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Lolazahra Kenya/Tanzania Trip Report

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Hi all. I am just back from 3 weeks in Africa. Thanks to all of you who helped to make this a trip of a lifetime. Your invaluable advice and humor helped to make this one of the most well-rounded trips I have ever taken. I especially want to thank those who posted about switching from the Western Serengeti to the Southern Serengeti -- my game viewing was awesome and I am happy to be able to report about Olakira Camp. And for those who posted about Lake Eyasi, the Hadzabe tribe and Kisema Ngeda Lodge -- thank you! This was one of the most amazing parts of the trip and I am so happy that we added it on. I feel as if we had a once-in-a-lifetime cultural experience in the Lake Eyasi area. Though I spent an amazing week in South Africa prior to Kenya and Tanzania, I am going to start with the latter two countries. I will try my best to be as detailed as possible, but please bare with me. I am suffering from the worst jet-lag of my life. I am up at 3:30AM right now because I cannot sleep and finally said -- let me just start my trip report. But I guarantee while I am writing sleep will come and I will have to sign off. As a reminder I did Kichwa Tembo Bateleur Camp in the Mara, Olakira Camp in the Serengeti, Kisima Ngeda in Lake Eyasi, Ngorongoro Crater Lodge in the Crater, and Alfajari Villa, Diani Beach Mombasa. I traveled with my husband for part of the trip, my two kids -- ages 2 1/2 and 4 1/2, my mother, and my aunt took my husband's place when he left after the Mara.

January 3, 2006

We flew from Joburg to NBO and I was happy as soon as we landed. Th sights and smells were as I imagined. It was easy to clear customs, obtain our luggage and meet our fantastic CC Africa rep Rose who took care of us in many ways. On the way to the hotel, we stopped at Giraffe Center. I liked this, but I could have skipped it. Fun for the kids because they were able to feed the giraffes, but having been on safari and about to go again, next time I will do something different. We only stayed about 20 minutes and it was close to the hotel. We stayed at a gem of a place called The House of Waine. And it is just that -- a beautiful manor home in the Karen area converted to small boutique hotel. There are lush beautiful gardens, rolling lawns and a great pool. Each room is different and has great decor, fabulous bathrooms, and are very spacious. The staff is great and the food is very good. It was nice to have such a relaxing environment to relax in prior to departure the next day. That evening we went to Carnivore. Was it worth it? Yes! We had fun -- I have had better food -- but we had fun. It was great to chat with the enthusiastic staff, trying the different meats (alligator, camel, ostrich) was an experience, and it is a nice to chat with the other tourists from around the world. I would highly recommend the restaurant.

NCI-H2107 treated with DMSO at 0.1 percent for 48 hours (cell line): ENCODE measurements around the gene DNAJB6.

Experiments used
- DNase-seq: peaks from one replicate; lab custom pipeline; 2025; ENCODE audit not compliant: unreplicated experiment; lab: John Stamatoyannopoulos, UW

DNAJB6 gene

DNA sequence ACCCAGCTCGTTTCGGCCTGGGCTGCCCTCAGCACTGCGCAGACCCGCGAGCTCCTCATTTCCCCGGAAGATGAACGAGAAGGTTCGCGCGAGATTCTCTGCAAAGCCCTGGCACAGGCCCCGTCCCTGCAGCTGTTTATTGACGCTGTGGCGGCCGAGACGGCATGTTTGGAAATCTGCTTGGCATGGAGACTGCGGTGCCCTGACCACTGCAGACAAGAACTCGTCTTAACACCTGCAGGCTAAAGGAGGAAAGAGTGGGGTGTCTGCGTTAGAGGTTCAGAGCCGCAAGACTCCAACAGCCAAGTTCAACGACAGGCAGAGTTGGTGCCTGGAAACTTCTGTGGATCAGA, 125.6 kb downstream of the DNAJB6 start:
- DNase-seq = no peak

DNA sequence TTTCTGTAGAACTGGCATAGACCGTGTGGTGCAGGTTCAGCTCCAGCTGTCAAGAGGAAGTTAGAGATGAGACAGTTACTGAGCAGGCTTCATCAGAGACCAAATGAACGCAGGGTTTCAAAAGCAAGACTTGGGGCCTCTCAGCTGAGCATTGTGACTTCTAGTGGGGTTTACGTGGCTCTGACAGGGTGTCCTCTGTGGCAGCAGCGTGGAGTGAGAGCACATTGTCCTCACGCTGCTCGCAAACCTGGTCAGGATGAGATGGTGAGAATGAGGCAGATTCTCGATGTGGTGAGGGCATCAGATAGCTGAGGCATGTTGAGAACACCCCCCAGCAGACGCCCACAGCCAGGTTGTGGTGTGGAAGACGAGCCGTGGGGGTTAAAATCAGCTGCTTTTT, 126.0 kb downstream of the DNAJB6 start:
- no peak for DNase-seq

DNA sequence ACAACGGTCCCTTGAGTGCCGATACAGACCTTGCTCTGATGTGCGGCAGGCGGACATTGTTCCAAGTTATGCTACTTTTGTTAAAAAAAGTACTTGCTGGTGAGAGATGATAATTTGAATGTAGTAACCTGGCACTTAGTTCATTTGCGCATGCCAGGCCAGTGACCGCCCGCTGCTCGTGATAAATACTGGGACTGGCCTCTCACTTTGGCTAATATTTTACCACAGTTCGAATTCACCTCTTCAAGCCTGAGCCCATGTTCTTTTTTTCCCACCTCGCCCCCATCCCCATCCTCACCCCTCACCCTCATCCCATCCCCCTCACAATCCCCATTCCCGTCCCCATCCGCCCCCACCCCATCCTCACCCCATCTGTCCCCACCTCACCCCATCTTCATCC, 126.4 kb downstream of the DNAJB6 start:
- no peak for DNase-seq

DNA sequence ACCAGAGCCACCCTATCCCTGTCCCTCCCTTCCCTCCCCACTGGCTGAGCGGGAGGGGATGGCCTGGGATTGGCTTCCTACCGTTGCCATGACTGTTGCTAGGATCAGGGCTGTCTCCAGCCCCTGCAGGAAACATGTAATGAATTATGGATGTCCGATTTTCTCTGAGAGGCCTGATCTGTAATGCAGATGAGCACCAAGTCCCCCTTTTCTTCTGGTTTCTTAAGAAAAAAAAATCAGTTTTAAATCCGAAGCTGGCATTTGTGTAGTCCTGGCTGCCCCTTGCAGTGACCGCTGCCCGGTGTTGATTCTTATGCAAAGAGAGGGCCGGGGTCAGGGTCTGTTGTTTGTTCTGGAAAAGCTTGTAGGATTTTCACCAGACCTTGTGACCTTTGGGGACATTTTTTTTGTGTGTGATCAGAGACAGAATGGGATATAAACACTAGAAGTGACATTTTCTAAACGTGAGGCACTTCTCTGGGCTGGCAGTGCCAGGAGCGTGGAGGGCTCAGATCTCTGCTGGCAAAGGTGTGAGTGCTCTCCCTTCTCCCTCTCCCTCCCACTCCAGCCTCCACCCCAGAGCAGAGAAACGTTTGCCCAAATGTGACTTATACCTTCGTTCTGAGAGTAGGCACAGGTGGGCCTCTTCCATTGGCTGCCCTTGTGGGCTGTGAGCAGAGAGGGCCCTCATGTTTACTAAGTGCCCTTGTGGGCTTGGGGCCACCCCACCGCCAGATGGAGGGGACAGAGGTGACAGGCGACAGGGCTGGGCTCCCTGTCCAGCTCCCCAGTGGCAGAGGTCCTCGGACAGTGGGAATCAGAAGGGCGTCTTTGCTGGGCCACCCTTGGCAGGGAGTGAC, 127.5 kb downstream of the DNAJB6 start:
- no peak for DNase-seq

January 4, 2007